Unknown, but likely susceptible to habitat changes.
significance to humans
Newman's knob-scaled lizard
Xenosaurus newmanorum Taylor, 1949, Xilitla region, San Luis Potosi, Mexico. No subspecies are recognized.
other common names
This species is similar to other xenosaurids except for some elements of scalation. The eyes of X. newmanorum are greenish yellow.
Veracruz and southeastern San Luis Potosi, Mexico.
Xenosaurus newmanorum was the first species of xenosaurid found with apparent parental care in the form of females protecting their young. Xenosaurus newmanorum is also one of the more gregarious species of xenosaurid, with male-female pairs often seen in the same crevice.
feeding ecology and diet
Xenosaurus newmanorum's diet consists primarily of arthropods, but some individuals occasionally eat mammals and vegetation.
Xenosaurus newmanorum has a mean litter size of 2.6.
Unknown, but populations may be susceptible to habitat alteration. However, X. newmanorum is known to coexist with limited human activity.
significance to humans
Ballinger, Royce E., Julio A. Lemos Espinal, and Geoffrey R. Smith. "Reproduction in Females of Three Species of Crevice-dwelling Lizards (Genus Xenosaurus) from Mexico." Studies on Neotropical Fauna and Environment 35 (2000): 179–183.
Cooper, William E., Jr., Julio A. Lemos-Espinal, and Geoffrey R. Smith. "Presence and Effect of Defensiveness or Context on Detectability of Prey Chemical Discrimination in the Lizard Xenosaurus platyceps." Herpetologica 54 (1998): 409–413.
Herrel, Anthony, Ed De Grauw, and Julio A. Lemos-Espinal. "Head Shape and Bite Performance in Xenosaurid Lizards." Journal of Experimental Zoology 290 (2001): 101–107.
Lemos-Espinal, Julio A., Geoffrey R. Smith, and Royce E. Ballinger. "Diets of Three Species of Knob-Scaled Lizards (genus Xenosaurus) from México." Southwestern Naturalist 48 (2003).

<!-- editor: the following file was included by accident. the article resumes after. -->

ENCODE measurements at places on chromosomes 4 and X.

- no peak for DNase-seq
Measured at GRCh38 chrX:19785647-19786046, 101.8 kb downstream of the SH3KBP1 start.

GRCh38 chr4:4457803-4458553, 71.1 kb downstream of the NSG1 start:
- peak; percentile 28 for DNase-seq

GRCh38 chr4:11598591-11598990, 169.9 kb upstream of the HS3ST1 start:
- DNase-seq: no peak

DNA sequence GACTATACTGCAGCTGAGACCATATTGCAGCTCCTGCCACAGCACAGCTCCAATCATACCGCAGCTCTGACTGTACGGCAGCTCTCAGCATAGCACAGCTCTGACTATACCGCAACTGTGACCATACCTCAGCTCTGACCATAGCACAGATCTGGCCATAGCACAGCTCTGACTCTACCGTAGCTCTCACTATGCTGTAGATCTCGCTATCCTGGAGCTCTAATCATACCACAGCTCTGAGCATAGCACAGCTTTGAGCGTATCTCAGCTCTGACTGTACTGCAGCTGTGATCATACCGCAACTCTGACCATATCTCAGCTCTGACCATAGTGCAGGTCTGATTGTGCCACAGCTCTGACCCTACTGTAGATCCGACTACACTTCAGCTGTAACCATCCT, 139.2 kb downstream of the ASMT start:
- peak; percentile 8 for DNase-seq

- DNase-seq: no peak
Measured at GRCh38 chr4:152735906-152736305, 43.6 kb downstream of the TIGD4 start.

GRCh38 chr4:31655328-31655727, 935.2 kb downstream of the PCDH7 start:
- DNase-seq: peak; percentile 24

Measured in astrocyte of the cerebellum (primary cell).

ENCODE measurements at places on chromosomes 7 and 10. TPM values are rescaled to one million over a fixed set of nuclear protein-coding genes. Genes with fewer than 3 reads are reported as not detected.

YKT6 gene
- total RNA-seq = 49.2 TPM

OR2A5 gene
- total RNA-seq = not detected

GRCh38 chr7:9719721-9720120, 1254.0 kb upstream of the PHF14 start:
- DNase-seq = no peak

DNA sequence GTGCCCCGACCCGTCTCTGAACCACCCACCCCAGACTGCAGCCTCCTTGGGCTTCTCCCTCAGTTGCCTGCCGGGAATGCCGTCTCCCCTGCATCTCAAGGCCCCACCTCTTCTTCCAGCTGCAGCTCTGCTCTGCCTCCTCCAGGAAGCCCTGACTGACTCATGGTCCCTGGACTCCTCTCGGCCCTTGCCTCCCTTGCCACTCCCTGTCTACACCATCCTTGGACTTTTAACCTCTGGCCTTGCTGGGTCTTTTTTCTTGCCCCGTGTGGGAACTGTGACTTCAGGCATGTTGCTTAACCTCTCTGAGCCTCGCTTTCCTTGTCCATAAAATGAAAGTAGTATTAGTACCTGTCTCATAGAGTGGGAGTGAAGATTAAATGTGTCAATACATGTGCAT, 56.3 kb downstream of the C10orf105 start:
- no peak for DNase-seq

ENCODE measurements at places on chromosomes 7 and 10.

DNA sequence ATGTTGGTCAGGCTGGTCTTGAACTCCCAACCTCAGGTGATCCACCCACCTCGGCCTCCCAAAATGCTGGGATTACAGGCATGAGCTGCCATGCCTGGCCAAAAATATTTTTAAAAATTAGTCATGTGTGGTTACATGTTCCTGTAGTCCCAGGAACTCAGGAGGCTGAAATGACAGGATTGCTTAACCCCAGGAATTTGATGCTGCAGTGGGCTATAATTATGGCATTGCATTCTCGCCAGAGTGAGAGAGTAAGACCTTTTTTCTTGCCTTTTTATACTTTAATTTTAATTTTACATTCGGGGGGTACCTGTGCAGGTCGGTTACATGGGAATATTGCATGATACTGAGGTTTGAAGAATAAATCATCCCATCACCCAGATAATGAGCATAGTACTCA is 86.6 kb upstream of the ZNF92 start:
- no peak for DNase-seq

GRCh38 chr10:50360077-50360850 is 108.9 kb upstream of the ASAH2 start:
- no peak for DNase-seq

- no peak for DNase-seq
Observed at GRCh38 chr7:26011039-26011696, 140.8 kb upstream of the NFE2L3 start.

——. "Ecology of Xenosaurus grandis agrenon, A Knob-Scaled Lizard from Oaxaca, Mexico." Journal of Herpetology 37 (2003): In press.
——. "Natural History of the Mexican Knob-scaled Lizard, Xenosaurus rectocollaris." Herpetological Natural History 4 (1996): 151–154.
——. "Natural History of Xenosaurus platyceps, A Crevice-dwelling Lizard from Tamaulipas, Mexico." Herpetological Natural History 5 (1997): 181–186.
——. "Neonate-Female Associations in Xenosaurus newmanorum: A Case of Parental Care in a Lizard?" Herpetological Review 28 (1997): 22–23.
——. "Thermal Ecology of the Crevice-dwelling Lizard, Xenosaurus newmanorum." Journal of Herpetology 32 (1998): 141–144.
Macey, J. Robert, James A. Schulte II, Allan Larson, Boris S. Tuniyev, Nikolai Orlov, and Theodore J. Papenfuss. "Molecular Phylogenetics, tRNA Evolution, and Historical Biogeography in Anguid Lizards and Related Taxonomic Families." Molecular Phylogenetics and Evolution 12 (1999): 250–272.
Nieto-Montes de Oca, A., Jonathan A. Campbell, and O. Flores-Villela. "A New Species of Xenosaurus (Squamata: Xenosauridae) from the Sierra Madre del Sur of Oaxaca, Mexico." Herpetologica 57 (2001): 32–47.
Pérez Ramos, E., L. Saldaña de la Riva, and Jonathan A. Campbell. "A New Allopatric Species of Xenosaurus (Squamata: Xenosauridae) from Guerrero, Mexico." Herpetologica 56 (2000): 500–506.
Smith, Geoffrey R., Julio A. Lemos-Espinal, and Royce E. Ballinger. "Sexual Dimorphism in Two Species of Knob-Scaled Lizards (Genus Xenosaurus) from Mexico." Herpetologica 53 (1997): 200–205.
Geoffrey R. Smith, PhD